"40% of androids are returned"
"2-3x markup cost after manufacturing cost"
"no ssd or cpu performance"

shouldn't your crapple users love this? healthy competition? you have no professional investment in the company, and it is not your intellectual property EVEN IF other companies are "copying" apple. more competition = better products at lower prices. I swear you people would just love it if only 1 cell carrier existed too

you think apple invented laptops this thin? the first one was a sony made about 5-6 years ago

these ultrabooks will be more cost effective than a MBA. you can find out for yourself when HP / Asus unveils the official MSRP. until then, stop pulling facts out of your asses.

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post #77 of 82
Apple supposedly have tied up a lot of the existing NCM machine capacity used to manufacture their aluminum enclosures. One of the questions all along has been why they have not used a precision molding process which, according to some sources can be used to produce the same product less expensively with only a very small amount of, if any, precision machining. This would appear to be an opportunity for the PC manufacturers to find out.
post #78 of 82
Quote:
Originally Posted by solipsism View Post

I don't see Intel as launching an offensive toward Apple, but a defense against ARM.

Sure, but unfortunately that defense comes in the form of trying to basically clone the MacBook Air on behalf of Apple's competition, which comes off as at least dickish.

Remember when Intel was publicly enthusiastic about getting Apple on board, explicitly because they felt Apple brought innovative design chops to the table that might move PC platforms ahead? I don't think anyone assumed they meant "let's see what Apple can do with our silicon, and if it looks successful we'll reverse engineer it and sell it to PC manufactures."

Of course, once Intel gets Asus and HP and Lenovo et al selling Air class machines we can discover that it's actually really really smart to drop the optical drive and go with a sealed battery and use a big trackpad and SSD and backlit keyboard and reduce the number of ports (even, no doubt, Thunderbolt) etc., and the PC crowd can remind us that Apple didn't do anything special with the Air it was all just obvious and inevitable.
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post #79 of 82
Quote:
Originally Posted by majjo View Post

On that subject, i dont think that many people are motivated to make the change to OSX from windows. I briefly had a macbook pro a few years ago, and while OSX was pretty good OS, it just didnt have any killer features that would tempt me to make the effort to convert, nor was there anything so bad on the windows side that made me want to consider a different OS.


I think you are applying last generation's arguments to a newer generation (and a new market) sure OS X won't be a dominate OS any time soon but to rule it out completely is naive. MS has held on to their position for so long at the cost of innovation. At some point they will have to cut the cord for legacy support and offer a new core OS that can do work across all their platforms (desktop, mobile, gaming, entertainment, etc..) the NT underpinning of Windows can get them there but everything built on top of that has to go. It's 2012 and we shouldn't have to worry about 32-bit vs 64-bit OS and drivers or figuring out if an app isn't running because it needs administrative privileges or needs to be run in one of dozen or so compatibility modes.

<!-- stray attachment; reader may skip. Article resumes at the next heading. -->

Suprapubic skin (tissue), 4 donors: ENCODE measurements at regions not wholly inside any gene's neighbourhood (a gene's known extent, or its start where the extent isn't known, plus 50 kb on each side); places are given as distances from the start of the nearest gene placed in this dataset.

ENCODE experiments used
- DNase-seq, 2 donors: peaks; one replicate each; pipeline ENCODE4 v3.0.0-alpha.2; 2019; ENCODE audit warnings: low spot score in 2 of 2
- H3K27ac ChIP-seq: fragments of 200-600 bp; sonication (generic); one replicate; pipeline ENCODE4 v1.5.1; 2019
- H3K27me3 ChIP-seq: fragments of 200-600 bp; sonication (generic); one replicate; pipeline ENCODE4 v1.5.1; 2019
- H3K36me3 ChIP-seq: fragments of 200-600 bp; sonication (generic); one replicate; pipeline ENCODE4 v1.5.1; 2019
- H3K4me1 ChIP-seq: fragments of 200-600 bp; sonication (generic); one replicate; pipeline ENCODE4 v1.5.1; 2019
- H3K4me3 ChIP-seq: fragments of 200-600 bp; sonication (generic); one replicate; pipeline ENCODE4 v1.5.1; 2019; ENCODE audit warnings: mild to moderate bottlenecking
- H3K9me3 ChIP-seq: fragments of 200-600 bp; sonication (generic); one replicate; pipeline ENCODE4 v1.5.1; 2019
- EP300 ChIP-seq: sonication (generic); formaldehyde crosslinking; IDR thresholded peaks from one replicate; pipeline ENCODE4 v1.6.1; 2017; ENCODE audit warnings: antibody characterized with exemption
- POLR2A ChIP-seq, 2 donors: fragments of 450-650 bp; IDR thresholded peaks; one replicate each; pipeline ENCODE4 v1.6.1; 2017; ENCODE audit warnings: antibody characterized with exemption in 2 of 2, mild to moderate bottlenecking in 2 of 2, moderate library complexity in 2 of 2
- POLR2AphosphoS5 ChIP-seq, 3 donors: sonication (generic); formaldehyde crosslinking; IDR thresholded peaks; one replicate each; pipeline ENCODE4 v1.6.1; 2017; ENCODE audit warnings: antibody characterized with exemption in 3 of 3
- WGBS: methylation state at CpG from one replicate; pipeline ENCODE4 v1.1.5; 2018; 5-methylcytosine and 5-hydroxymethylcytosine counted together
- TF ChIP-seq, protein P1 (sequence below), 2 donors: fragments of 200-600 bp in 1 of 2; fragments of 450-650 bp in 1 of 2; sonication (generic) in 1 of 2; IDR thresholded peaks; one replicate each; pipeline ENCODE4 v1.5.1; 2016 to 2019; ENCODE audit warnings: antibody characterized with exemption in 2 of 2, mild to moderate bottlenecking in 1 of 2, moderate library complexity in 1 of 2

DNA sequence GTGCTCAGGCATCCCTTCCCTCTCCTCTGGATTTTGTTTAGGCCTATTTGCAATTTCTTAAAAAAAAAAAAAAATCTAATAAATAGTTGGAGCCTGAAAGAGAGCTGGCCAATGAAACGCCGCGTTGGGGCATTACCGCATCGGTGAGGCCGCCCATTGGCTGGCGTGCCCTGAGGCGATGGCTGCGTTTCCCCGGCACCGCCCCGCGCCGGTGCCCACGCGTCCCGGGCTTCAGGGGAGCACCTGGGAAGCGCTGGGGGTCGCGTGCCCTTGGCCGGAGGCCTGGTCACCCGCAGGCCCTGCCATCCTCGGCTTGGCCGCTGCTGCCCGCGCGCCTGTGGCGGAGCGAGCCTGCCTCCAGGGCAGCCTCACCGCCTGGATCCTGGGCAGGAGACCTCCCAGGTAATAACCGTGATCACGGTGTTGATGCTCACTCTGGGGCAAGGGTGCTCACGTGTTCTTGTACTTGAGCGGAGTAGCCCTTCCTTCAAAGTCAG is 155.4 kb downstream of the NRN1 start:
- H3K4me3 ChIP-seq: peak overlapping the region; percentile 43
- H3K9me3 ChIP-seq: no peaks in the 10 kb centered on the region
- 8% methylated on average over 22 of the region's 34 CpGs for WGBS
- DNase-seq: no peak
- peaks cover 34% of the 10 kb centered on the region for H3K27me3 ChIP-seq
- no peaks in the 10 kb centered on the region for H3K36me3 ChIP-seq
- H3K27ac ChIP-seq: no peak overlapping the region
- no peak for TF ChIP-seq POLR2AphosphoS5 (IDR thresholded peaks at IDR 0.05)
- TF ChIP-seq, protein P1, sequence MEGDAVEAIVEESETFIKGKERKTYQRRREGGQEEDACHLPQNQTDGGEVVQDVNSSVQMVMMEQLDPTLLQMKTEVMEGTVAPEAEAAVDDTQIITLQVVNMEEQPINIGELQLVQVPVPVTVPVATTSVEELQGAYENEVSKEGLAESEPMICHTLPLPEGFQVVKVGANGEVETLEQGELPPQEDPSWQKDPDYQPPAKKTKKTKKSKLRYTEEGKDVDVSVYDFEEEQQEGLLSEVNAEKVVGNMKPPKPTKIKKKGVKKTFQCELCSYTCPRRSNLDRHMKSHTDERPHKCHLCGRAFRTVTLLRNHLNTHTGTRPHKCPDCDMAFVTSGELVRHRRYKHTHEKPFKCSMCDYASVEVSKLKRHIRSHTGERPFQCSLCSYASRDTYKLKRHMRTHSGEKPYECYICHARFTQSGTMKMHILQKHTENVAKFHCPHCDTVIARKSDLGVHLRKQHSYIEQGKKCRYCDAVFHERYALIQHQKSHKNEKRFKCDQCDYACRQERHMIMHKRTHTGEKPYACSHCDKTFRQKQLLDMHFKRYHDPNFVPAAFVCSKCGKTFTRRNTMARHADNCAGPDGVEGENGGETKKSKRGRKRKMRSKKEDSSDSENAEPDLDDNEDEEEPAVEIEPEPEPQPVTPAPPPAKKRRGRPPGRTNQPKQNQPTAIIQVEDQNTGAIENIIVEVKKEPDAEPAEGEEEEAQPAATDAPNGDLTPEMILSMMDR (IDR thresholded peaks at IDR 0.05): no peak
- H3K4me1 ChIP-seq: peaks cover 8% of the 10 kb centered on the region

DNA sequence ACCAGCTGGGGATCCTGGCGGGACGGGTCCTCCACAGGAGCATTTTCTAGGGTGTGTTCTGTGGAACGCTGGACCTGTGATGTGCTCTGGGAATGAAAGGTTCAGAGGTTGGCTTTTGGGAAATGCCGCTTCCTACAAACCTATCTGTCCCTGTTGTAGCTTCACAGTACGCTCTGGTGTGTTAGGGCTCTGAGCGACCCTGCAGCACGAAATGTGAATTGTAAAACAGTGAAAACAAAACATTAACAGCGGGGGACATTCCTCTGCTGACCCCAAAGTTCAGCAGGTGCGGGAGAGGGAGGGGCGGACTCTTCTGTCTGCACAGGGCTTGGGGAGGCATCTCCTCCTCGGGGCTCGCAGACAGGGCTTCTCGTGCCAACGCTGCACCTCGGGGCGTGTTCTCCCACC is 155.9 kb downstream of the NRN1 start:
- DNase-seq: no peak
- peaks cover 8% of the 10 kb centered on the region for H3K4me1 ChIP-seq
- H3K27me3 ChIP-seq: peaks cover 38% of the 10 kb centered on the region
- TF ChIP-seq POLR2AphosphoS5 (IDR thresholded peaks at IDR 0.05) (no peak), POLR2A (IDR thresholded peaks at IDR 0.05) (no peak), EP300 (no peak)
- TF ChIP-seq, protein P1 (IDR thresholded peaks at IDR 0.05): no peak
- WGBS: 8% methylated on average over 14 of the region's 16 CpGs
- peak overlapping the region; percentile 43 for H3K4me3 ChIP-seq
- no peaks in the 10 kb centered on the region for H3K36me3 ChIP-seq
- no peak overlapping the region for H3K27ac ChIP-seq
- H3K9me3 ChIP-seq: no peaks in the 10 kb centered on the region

Apple has managed to survive multiple underlying platform transitions with fewer issues than MS has had just keeping their stuff running on intel chips and adding web technologies and photo editing and prettier GUI elements every few years. Part of the reason is the difference in philosophies. MS caters to those that want to live in the past. They make millions of people suffer awkward interfaces and lack of seamless features just so they can squeeze one more sale out of some guy that refuses to update his MS access application with custom OLE hooks that he wrote in 1996.

Apple on the other hand doesn't design their OS for the past, they build it for the future. They draw a line in the sand and say after this your old stuff won't work. They give you a transition time for your vendors to get up to speed with updates but they rarely stop the train for anybody. The only notable exception being holding on to OS 9 for a while longer while Quark got their ass in gear. Apple is also not afraid to remove technologies they see as dead end or limiting, sure techies get in an uproar but my mom has no idea she doesn't have a JVM or rosetta installed on her Macbook now or even why she would need them.
post #80 of 82
Quote:
Originally Posted by MaroonMushroom View Post

you think apple invented laptops this thin? the first one was a sony made about 5-6 years ago

these ultrabooks will be more cost effective than a MBA. you can find out for yourself when HP / Asus unveils the official MSRP. until then, stop pulling facts out of your asses.

Actually, Toshiba was first with the Libretto in 1996.
http://en.wikipedia.org/wiki/Toshiba_Libretto

Anyway, competition is a good thing, but some people are questioning whether Intel (supposedly one of Apple's partners and biggest customers) is trying to undermine Apple. I don't think so, but it's a legitimate question.